UN approves arms trade treaty

Rick Moran
It's become a bugaboo for many gun rights activists, which means it will have trouble getting Senate approval. And I see the slippery slope that the UN arms trade treaty represents - that future treaties might be aimed at domestic arms traders - but what are the chances that UN blue helmets - or US police or the military - will come traipsing into our homes to take our guns, or that the government will establish a gun registry?

Sorry, but I don't see what all the hub-bub is about. The treaty targets arms exports, not our domestic Second Amendment rights. And whatever miniscule chance that the treaty would be enforced in that fashion has to be weighed against the good it might do in countries where the illegal arms trade  is costing thousands of lives.

The Hill:

"The U.N. Arms Trade Treaty that passed in the General Assembly today would require the United States to implement gun-control legislation as required by the treaty, which could supersede the laws our elected officials have already put into place," said Sen. James Inhofe (R-Okla.), who sponsored the budget amendment. 

"It's time the Obama administration recognizes it is already a non-starter, and Americans will not stand for internationalists limiting and infringing upon their Constitutional rights."

Texas Attorney General Greg Abbott, a Republican, warned Obama not to sign it.

"If you sign it, and if the U.S. Senate ratifies the treaty, Texas will lead the charge to have the treaty overturned in court as a violation of the U.S. Constitution," Abbott wrote to the president.

[...]

Treaty advocates say it only applies to arms exports and would have no impact on domestic gun rights. 

"As the United States has required from the outset of these negotiations, nothing in this treaty could ever infringe on the rights of American citizens under our domestic law or the Constitution, including the Second Amendment," Kerry said.

It could make it more difficult for Americans to import certain firearms from other countries that join the treaty, however -- though that would be the case regardless of whether it is ratified by the U.S.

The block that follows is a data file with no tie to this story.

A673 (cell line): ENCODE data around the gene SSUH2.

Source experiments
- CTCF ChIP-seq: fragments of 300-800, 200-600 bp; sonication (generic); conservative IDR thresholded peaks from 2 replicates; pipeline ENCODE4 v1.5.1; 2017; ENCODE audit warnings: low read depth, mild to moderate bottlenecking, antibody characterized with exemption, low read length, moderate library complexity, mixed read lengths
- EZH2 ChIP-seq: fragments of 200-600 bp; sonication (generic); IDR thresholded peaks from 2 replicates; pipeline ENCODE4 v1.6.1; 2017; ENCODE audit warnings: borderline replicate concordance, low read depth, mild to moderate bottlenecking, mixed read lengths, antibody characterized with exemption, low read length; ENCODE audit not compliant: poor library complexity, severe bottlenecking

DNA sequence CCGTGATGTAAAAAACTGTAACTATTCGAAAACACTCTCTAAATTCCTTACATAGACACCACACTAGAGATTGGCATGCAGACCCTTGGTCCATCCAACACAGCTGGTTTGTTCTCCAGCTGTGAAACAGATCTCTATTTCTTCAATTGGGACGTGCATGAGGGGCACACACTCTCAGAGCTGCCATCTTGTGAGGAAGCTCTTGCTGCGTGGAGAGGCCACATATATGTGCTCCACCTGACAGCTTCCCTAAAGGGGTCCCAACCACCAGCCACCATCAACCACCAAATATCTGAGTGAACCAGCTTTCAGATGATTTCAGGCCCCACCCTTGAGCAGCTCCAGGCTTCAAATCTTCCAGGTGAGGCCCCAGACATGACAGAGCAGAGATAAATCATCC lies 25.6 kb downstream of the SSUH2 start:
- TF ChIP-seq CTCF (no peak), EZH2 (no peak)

The American Bar Association points out that U.S. arms importers are already required to share final recipient information with the Bureau of Alcohol, Tobacco, Firearms and Explosives.

As long as the NRA is pushing this specious interpretation of the treaty, it doesn't have a ghost of a chance of passage.

It's become a bugaboo for many gun rights activists, which means it will have trouble getting Senate approval. And I see the slippery slope that the UN arms trade treaty represents - that future treaties might be aimed at domestic arms traders - but what are the chances that UN blue helmets - or US police or the military - will come traipsing into our homes to take our guns, or that the government will establish a gun registry?

Sorry, but I don't see what all the hub-bub is about. The treaty targets arms exports, not our domestic Second Amendment rights. And whatever miniscule chance that the treaty would be enforced in that fashion has to be weighed against the good it might do in countries where the illegal arms trade  is costing thousands of lives.

The Hill:

"The U.N. Arms Trade Treaty that passed in the General Assembly today would require the United States to implement gun-control legislation as required by the treaty, which could supersede the laws our elected officials have already put into place," said Sen. James Inhofe (R-Okla.), who sponsored the budget amendment. 

"It's time the Obama administration recognizes it is already a non-starter, and Americans will not stand for internationalists limiting and infringing upon their Constitutional rights."

Texas Attorney General Greg Abbott, a Republican, warned Obama not to sign it.

"If you sign it, and if the U.S. Senate ratifies the treaty, Texas will lead the charge to have the treaty overturned in court as a violation of the U.S. Constitution," Abbott wrote to the president.

[...]

Treaty advocates say it only applies to arms exports and would have no impact on domestic gun rights. 

"As the United States has required from the outset of these negotiations, nothing in this treaty could ever infringe on the rights of American citizens under our domestic law or the Constitution, including the Second Amendment," Kerry said.

It could make it more difficult for Americans to import certain firearms from other countries that join the treaty, however -- though that would be the case regardless of whether it is ratified by the U.S.

The American Bar Association points out that U.S. arms importers are already required to share final recipient information with the Bureau of Alcohol, Tobacco, Firearms and Explosives.

As long as the NRA is pushing this specious interpretation of the treaty, it doesn't have a ghost of a chance of passage.